SGIS updates & advice

Improve WordPress Security

WordPress is a great platform for creating your website and is constantly being updated to improve functionality and security. But not taking security seriously and amusing WordPress will completely protect you from everything could result in your site being compromised. To help you out we’ve put together some tips on how to improve your site’s security to minimise the risk of it being attacked.

WARNING: Some of these tips require you to make changes to WordPress code. Always remember to make a full backup of your site and SQL database before attempting to make these changes as errors could leave your site unusable.

1. Keep up-to-date

Using the latest version of WordPress ensures that you are getting the most up to date security features and will included fixes to older versions. It’s also important to keep your plug-ins up to date for same reason.

Before attempting any updates always remember to take a backup of your site and SQL database.

2. Keep regular back-ups

Although this doesn’t directly improve your sites security, if it was to be compromised it’s a lot easier to restore if you have a recent backup of the site and SQL database. More information on backups can be found here.

3. Force SSL on admin area and login

If you have purchased a personal SSL for you domain name why not increase the security of your admin area and login page by sending information over your encrypted channel. For more information on SSL please visit sgis.co.uk/ecommerce-SSL.php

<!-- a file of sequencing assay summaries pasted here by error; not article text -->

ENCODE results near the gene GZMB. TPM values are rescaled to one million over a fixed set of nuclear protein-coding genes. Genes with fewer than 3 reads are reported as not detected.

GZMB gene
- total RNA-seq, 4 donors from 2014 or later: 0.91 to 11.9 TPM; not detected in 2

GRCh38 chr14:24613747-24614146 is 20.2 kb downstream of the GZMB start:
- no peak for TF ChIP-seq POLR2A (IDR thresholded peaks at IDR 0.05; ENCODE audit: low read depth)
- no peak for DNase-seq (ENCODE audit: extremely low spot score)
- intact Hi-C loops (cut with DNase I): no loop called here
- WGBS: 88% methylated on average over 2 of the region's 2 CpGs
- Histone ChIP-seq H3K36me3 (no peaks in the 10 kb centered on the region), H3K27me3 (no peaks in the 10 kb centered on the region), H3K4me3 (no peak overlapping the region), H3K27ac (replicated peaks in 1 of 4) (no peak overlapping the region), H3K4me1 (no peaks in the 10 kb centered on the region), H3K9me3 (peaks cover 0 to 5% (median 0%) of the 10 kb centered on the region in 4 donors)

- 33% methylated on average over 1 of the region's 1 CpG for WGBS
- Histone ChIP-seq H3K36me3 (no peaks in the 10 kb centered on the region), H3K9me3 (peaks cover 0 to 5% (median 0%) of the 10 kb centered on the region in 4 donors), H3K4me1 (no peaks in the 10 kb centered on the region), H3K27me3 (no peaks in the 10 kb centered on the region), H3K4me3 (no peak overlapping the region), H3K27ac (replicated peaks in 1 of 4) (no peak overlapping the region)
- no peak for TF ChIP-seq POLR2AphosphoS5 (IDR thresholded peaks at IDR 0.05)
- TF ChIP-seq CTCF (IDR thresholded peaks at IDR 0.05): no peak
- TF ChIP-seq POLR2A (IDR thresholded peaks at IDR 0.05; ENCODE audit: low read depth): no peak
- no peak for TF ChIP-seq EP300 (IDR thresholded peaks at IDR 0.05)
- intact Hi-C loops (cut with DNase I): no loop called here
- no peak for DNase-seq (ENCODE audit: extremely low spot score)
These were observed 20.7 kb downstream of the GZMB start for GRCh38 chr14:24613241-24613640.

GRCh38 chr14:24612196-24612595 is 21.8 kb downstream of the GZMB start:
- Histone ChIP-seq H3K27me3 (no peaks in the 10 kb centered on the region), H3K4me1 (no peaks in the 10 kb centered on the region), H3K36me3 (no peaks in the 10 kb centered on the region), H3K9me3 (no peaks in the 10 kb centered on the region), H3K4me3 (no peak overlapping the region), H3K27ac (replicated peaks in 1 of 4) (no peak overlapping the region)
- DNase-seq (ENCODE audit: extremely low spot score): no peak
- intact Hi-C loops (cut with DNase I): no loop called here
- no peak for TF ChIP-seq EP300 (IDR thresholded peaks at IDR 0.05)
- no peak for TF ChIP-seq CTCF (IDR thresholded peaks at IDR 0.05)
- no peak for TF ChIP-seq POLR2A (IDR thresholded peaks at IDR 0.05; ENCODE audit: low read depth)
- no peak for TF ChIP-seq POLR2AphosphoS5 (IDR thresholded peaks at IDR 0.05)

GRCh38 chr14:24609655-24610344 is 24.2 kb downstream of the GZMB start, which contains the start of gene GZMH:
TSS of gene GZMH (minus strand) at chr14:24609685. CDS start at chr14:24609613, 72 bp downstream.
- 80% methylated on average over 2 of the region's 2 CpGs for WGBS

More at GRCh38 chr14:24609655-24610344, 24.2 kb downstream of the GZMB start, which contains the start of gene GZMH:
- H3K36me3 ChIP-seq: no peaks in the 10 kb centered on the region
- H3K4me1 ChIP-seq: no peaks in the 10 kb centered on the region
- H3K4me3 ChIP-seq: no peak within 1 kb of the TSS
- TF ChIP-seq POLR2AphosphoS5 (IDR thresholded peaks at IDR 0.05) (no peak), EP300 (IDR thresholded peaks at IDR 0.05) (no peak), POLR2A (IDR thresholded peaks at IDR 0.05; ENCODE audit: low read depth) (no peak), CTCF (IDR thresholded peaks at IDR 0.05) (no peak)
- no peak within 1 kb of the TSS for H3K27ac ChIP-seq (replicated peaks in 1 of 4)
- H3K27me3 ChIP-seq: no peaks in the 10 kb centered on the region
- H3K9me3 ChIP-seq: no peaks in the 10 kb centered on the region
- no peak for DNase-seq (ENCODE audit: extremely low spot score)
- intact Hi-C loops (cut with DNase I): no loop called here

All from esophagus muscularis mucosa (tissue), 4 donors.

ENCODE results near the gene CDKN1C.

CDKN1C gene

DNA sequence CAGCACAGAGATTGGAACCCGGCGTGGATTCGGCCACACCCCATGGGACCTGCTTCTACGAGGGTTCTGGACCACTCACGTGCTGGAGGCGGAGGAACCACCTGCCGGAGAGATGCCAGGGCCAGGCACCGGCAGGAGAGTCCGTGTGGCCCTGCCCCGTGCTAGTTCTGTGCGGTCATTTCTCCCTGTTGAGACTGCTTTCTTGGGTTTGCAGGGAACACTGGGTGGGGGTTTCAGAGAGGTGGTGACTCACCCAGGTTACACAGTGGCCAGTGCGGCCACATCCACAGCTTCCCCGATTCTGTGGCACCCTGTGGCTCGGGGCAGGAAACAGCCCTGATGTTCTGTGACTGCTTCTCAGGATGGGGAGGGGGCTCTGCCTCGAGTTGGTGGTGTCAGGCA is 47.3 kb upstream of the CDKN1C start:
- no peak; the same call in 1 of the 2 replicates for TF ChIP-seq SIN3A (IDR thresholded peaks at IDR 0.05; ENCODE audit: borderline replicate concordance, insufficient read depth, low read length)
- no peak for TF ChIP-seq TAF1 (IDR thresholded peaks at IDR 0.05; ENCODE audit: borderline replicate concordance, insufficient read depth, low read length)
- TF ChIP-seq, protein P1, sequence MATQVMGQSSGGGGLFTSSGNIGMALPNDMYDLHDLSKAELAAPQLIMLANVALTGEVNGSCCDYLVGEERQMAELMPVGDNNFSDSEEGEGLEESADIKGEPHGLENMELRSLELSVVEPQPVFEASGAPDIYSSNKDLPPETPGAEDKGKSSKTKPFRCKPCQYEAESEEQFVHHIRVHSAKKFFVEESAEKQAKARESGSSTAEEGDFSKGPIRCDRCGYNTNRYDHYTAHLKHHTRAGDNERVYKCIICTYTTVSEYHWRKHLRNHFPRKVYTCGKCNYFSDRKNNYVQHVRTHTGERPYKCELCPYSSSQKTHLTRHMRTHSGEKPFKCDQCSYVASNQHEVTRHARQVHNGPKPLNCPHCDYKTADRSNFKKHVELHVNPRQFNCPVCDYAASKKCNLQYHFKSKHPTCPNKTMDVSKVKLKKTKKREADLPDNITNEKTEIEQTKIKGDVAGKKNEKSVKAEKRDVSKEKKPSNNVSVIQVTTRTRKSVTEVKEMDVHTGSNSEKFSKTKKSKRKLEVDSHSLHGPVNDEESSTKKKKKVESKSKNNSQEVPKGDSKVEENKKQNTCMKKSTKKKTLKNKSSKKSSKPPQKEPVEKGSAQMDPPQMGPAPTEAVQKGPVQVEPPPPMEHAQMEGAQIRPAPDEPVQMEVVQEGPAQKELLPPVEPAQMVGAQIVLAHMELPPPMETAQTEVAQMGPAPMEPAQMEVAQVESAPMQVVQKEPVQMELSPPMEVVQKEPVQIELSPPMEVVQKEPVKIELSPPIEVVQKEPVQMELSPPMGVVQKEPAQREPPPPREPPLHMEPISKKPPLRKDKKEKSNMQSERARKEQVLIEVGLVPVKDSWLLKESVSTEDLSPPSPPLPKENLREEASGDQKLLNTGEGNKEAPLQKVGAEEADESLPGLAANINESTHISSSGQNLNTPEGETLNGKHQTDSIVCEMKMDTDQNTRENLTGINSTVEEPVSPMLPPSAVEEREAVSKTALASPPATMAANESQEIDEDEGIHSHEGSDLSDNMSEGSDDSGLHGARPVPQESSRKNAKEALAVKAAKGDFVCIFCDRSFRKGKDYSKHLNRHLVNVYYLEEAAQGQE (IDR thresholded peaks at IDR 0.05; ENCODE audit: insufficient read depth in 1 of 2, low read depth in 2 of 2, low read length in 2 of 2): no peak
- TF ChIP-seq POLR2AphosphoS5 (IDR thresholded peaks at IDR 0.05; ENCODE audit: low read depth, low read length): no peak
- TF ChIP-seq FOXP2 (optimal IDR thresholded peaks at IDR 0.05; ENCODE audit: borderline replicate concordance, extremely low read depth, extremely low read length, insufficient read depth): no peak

If you have a personal SSL It’s fairly easy to implement as WordPress can be forced to do this by adding the following line to your wp-config.php file.

  define('FORCE_SSL_LOGIN', true);

Please make sure the above is added before the below line of code, otherwise it will not work;

/* That's all, stop editing! Happy blogging. */ 
require_once(ABSPATH . 'wp-settings.php');

 

4. Remove the WordPress version number from the header

By default WordPress displays the version being used in the header of your site and this could lead to problems if a hacker is aware of certain weakness to the version you’re using. Luckily there is a quick fix to this be adding the below code to your functions.php file;

<?php remove_action('wp_head', 'wp_generator'); ?>

If you don’t have a functions.php file for your theme you will need to create one via file manager

5. Don’t use admin as your username

By default older versions of WordPress would force the main admin username to be admin. Luckily WordPress now allows you to choose a custom username when creating your site so avoid using “admin” as your username.

6. Delete unwanted plugins

If you have a large collection of deactivated or unused plugins it would be worth completely deleting them. Keeping your plugins organised and up to date will help improve your site’s security.

7. Remove the tick from “Anyone can register”

If this box is ticked it means anyone can sign up to your WordPress admin area, even if you don’t advertise on your site. If you have no need to allow anyone to registration then go to Settings >> General and remove the tick from Anyone can register. If you have a need for this and wish to allow anyone to sign up, make sure the New User Default Role is set to Subscriber and keep a track on who is signing up via the user menu.

8. Use a secure password

Although obvious make sure you use a secure password that contains lowercase and uppercase characters as well as numbers and avoid words found in a dictionary. Random passwords are effective and there are many tools on the net for creating them such as www.pctools.com/guides/password/. Finally changing your password regularly is never a bad idea.

Got any more tips you’d like to share? Let us know and we’ll add them to this post.

Comments

Comments

Comments